Now, at this point I could just say “E-Prime” and have done with it, but really that’s something else entirely. After all, we’d still want to figure out what the question is asking by phrasing it in E-Prime. As pointed out above, the question certainly isn’t asking for a list of attributes. E-Prime could help us tell when a casual “Who are you?” can easily be answered with “Agents Mulder and Scully, FBI”, but that oh-so-deep-and-meaningful version renders out less well in it.

So what could it mean? Does it ask you to describe your “essence”? Perhaps, but even then you’ve replaced bullshit with more bullshit. What the hell does “essence” even mean? It’s like some form of dualism, but more abstract and more full of itself. It’s asking for something more detailed than just a list of attributes and more qualitative than quantitative, requiring some thought and discussion rather than some box ticking, and yet it has to be simple and fundamental to you, and you alone. It’s supposed to capture the thing that makes you “you”, and not someone else. In this respect, the question is more like “who are you?”, not “who are you?”. Still, this doesn’t help us answer it.

In truth, there is no one right answer to it and there’s no one right interpretation of the question. The best we can do is say that who I “am” is really a big detailed description of my attitudes, behaviours, thoughts, opinions, all across a range of subjects, that aren’t just regurgitating what someone else has told you to think, that describes how I act and react and what I will think at any given moment for any given situation because that’s certainly going to be at least consistent. This is what people are asking for; and answering this is the only response that makes sense because all of that sort of stuff satisfactorily describes who you are.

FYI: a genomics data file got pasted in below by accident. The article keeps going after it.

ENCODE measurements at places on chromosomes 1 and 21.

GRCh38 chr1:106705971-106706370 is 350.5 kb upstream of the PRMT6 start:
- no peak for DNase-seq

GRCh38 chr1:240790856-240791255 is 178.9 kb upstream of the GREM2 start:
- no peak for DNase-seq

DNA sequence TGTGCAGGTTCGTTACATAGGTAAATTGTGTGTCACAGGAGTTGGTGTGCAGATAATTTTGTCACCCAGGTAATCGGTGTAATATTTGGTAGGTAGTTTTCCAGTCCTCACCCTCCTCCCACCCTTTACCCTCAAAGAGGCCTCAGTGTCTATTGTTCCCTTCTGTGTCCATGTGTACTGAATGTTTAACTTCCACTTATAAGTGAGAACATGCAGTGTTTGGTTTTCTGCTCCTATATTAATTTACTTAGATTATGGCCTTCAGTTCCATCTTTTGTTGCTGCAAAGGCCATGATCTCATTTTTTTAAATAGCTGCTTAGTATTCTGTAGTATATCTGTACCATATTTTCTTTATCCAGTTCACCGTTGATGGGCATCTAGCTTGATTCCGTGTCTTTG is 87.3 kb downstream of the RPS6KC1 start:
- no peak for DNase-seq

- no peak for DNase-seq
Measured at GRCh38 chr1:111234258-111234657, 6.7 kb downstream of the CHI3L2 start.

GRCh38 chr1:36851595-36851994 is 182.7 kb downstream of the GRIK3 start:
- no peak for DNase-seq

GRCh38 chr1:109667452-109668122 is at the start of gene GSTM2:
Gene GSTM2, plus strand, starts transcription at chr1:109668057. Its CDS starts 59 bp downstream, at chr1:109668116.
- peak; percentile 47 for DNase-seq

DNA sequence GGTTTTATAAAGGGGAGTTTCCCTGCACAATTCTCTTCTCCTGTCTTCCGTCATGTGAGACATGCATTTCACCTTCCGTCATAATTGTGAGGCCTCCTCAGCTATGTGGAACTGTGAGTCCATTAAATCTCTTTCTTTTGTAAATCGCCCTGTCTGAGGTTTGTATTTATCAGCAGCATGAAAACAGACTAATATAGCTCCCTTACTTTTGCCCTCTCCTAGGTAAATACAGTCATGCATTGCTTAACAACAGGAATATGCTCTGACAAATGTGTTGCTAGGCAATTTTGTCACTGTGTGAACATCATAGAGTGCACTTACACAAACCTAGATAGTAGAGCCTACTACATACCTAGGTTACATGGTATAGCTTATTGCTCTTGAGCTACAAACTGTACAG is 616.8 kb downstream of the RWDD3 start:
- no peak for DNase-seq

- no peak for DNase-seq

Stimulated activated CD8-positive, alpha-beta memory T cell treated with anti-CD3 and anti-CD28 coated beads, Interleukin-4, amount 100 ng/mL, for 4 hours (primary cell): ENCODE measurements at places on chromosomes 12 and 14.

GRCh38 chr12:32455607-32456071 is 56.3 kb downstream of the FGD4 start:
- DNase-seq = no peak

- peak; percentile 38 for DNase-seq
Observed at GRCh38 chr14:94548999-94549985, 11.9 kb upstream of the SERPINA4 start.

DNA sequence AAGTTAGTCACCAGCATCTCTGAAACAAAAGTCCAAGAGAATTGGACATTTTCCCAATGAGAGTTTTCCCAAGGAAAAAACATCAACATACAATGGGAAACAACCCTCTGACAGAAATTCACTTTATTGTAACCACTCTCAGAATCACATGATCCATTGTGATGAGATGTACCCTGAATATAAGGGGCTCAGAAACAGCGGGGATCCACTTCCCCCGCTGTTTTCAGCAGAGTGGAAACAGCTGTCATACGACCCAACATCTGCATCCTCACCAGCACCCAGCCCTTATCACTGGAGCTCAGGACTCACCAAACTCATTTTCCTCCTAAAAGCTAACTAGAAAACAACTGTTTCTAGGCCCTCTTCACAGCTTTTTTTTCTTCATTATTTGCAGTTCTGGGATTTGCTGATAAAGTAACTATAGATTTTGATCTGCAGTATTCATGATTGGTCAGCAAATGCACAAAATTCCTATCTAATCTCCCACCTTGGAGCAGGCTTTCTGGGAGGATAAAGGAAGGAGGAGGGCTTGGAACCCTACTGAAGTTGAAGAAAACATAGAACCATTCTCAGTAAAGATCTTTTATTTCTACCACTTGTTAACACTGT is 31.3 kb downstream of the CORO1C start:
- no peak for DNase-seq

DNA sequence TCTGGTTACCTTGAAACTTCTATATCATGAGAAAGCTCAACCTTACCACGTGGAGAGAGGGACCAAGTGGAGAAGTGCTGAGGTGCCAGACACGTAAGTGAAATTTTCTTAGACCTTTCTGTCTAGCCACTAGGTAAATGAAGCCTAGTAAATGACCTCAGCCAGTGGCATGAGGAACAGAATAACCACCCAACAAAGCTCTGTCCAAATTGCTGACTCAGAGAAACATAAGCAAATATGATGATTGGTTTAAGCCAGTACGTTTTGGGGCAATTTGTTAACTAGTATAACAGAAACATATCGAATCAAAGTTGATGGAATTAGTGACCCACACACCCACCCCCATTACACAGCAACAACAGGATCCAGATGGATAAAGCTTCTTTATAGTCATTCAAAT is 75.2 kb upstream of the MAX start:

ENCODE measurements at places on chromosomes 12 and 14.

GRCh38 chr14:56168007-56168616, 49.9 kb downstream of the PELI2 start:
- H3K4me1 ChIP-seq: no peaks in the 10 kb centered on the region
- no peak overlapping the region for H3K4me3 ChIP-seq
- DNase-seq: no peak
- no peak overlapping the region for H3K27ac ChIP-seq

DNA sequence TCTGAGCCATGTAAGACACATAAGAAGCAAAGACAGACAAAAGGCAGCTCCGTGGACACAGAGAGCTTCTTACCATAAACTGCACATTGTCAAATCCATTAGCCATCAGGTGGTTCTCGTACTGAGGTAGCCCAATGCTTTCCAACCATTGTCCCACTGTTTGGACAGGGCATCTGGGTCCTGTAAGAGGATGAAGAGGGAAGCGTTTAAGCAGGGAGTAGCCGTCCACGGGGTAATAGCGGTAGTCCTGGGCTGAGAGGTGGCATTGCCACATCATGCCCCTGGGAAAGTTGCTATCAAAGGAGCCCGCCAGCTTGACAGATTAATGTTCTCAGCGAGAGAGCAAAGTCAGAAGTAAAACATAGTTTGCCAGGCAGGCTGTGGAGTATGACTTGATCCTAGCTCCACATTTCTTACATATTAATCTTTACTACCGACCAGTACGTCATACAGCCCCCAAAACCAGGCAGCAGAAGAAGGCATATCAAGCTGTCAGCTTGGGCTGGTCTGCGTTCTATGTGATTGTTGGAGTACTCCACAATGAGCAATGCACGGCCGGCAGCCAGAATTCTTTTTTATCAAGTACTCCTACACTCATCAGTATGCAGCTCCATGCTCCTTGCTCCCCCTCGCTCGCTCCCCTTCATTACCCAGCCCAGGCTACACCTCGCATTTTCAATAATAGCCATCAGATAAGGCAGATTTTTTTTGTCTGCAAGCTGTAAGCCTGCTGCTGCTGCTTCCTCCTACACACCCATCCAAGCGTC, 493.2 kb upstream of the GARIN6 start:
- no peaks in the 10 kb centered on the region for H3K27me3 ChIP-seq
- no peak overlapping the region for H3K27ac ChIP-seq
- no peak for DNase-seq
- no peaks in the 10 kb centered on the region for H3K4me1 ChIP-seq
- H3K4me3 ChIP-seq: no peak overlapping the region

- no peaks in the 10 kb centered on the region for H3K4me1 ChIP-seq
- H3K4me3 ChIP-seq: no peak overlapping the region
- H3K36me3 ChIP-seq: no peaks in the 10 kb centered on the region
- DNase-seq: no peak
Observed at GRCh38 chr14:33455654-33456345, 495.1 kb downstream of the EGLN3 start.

This brings me back to the original point of someone hoping that I “discovered who I am” before a fairly arbitrary marker in my life – and it brings up why the question is full of even more bullshit than it appears at first sight.

Nothing in that list of opinions, ideas, attitudes or behaviours is fixed any more than the atoms in my body are fixed and unchanging. I “am” not the same person I was when I got married. I “am” not the same person I was when I was asked that by some randomer in a bar somewhere a year and a bit later. I hardly consider an opinion or attitude of mine valid if it was written more than a few months ago. I’m happy with this constant change. If I was going to have the same opinion of myself a year from now, there would be absolutely no point in living. I may as well consider myself at the peak of personal development and throw myself under a train because there’d be literally nothing else to do.

So why would I ever need to figure out “who I am” at any one point in time? Why would I even consider that even a valid thing to attempt? Who I am is whatever is sitting in front of you right now. It’s what I do, it’s what I think, it’s how I behave and how I react. Check back in five minutes to see if there’s been any improvement.

The one and only problem I have with the moderately religious…